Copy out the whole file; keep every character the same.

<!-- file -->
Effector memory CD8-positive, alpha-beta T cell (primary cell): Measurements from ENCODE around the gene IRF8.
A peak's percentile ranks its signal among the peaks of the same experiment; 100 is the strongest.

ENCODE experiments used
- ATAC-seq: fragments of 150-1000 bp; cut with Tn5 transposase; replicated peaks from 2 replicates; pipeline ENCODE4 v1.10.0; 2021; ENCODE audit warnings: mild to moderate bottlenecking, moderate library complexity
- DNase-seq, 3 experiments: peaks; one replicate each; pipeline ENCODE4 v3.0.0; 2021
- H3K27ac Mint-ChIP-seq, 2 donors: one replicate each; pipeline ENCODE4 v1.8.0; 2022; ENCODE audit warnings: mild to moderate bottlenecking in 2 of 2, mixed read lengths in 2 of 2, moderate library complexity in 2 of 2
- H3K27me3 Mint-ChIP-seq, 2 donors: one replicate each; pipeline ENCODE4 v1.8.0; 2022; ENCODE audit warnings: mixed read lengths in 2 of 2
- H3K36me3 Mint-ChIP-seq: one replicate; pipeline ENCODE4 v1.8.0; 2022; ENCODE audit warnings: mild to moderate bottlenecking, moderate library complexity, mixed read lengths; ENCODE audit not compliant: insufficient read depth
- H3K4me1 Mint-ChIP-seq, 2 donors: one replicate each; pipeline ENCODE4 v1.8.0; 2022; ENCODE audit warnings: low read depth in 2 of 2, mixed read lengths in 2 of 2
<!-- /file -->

Effector memory CD8-positive, alpha-beta T cell (primary cell): Measurements from ENCODE around the gene IRF8.
A peak's percentile ranks its signal among the peaks of the same experiment; 100 is the strongest.

ENCODE experiments used
- ATAC-seq: fragments of 150-1000 bp; cut with Tn5 transposase; replicated peaks from 2 replicates; pipeline ENCODE4 v1.10.0; 2021; ENCODE audit warnings: mild to moderate bottlenecking, moderate library complexity
- DNase-seq, 3 experiments: peaks; one replicate each; pipeline ENCODE4 v3.0.0; 2021
- H3K27ac Mint-ChIP-seq, 2 donors: one replicate each; pipeline ENCODE4 v1.8.0; 2022; ENCODE audit warnings: mild to moderate bottlenecking in 2 of 2, mixed read lengths in 2 of 2, moderate library complexity in 2 of 2
- H3K27me3 Mint-ChIP-seq, 2 donors: one replicate each; pipeline ENCODE4 v1.8.0; 2022; ENCODE audit warnings: mixed read lengths in 2 of 2
- H3K36me3 Mint-ChIP-seq: one replicate; pipeline ENCODE4 v1.8.0; 2022; ENCODE audit warnings: mild to moderate bottlenecking, moderate library complexity, mixed read lengths; ENCODE audit not compliant: insufficient read depth
- H3K4me1 Mint-ChIP-seq, 2 donors: one replicate each; pipeline ENCODE4 v1.8.0; 2022; ENCODE audit warnings: low read depth in 2 of 2, mixed read lengths in 2 of 2